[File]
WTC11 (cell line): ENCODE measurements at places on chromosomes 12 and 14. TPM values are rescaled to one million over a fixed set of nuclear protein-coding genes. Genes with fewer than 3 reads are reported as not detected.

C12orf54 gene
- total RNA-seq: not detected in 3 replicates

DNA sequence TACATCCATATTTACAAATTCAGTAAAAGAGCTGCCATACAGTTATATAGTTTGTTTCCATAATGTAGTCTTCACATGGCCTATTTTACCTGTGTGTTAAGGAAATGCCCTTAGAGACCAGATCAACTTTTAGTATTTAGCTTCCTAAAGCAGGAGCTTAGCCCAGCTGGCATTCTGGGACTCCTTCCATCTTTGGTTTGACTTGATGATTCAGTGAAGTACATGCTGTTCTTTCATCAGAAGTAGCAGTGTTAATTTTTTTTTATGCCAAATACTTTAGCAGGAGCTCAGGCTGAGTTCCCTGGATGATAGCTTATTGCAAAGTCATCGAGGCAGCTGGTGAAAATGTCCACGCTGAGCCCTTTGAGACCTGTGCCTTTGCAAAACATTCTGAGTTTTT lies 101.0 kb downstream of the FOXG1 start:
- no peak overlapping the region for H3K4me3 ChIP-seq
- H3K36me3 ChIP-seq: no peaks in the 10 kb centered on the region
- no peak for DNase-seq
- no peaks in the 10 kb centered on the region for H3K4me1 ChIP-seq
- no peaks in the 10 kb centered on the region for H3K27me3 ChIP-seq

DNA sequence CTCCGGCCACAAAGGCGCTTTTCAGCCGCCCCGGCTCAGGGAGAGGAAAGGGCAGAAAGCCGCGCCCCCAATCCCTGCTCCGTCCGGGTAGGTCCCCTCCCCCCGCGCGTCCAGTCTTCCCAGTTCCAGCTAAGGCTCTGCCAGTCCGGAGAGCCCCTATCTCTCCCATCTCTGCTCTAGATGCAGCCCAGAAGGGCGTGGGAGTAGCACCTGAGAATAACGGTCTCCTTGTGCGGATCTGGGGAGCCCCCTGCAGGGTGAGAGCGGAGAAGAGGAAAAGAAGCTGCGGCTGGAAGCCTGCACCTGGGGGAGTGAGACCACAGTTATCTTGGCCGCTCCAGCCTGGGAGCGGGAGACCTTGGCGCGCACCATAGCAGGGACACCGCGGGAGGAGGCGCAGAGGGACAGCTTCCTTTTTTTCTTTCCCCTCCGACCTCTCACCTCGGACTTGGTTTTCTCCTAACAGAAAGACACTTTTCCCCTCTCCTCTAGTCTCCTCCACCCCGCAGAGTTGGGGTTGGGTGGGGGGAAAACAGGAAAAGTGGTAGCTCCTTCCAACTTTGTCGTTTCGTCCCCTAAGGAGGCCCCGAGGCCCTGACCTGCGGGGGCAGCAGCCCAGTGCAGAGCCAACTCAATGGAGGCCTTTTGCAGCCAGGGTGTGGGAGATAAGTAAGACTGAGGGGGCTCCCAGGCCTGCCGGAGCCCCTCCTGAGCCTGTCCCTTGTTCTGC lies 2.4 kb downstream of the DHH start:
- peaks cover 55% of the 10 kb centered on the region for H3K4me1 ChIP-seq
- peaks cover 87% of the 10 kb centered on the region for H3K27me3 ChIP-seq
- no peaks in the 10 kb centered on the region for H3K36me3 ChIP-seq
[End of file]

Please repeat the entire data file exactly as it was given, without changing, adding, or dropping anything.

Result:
WTC11 (cell line): ENCODE measurements at places on chromosomes 12 and 14. TPM values are rescaled to one million over a fixed set of nuclear protein-coding genes. Genes with fewer than 3 reads are reported as not detected.

C12orf54 gene
- total RNA-seq: not detected in 3 replicates

DNA sequence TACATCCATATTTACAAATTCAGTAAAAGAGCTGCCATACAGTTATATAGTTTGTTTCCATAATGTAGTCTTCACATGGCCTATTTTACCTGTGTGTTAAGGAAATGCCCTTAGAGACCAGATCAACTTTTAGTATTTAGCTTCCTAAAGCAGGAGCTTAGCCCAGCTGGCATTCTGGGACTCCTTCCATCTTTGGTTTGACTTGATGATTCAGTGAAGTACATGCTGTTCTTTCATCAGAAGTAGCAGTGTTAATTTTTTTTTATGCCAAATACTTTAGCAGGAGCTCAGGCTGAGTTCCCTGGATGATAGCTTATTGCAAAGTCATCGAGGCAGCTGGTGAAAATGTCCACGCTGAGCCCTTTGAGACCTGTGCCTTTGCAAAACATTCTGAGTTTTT lies 101.0 kb downstream of the FOXG1 start:
- no peak overlapping the region for H3K4me3 ChIP-seq
- H3K36me3 ChIP-seq: no peaks in the 10 kb centered on the region
- no peak for DNase-seq
- no peaks in the 10 kb centered on the region for H3K4me1 ChIP-seq
- no peaks in the 10 kb centered on the region for H3K27me3 ChIP-seq

DNA sequence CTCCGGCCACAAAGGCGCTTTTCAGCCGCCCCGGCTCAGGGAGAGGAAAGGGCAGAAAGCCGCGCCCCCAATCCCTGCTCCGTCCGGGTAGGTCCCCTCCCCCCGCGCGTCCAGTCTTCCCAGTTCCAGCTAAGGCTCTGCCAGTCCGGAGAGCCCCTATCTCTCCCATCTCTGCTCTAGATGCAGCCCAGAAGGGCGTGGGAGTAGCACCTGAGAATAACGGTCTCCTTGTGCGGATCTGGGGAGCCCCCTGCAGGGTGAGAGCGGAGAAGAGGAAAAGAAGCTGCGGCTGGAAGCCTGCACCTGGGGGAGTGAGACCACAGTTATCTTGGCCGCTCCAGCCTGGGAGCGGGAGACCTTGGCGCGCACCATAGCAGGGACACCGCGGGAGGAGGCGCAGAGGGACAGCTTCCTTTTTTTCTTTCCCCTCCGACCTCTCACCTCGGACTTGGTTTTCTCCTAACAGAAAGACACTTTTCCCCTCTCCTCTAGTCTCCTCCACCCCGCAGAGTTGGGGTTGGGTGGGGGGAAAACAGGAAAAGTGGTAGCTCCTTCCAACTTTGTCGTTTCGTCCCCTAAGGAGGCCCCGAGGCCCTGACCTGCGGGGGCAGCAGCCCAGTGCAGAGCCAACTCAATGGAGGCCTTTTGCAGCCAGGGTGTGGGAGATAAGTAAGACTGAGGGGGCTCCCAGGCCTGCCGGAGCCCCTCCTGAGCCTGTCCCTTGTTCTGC lies 2.4 kb downstream of the DHH start:
- peaks cover 55% of the 10 kb centered on the region for H3K4me1 ChIP-seq
- peaks cover 87% of the 10 kb centered on the region for H3K27me3 ChIP-seq
- no peaks in the 10 kb centered on the region for H3K36me3 ChIP-seq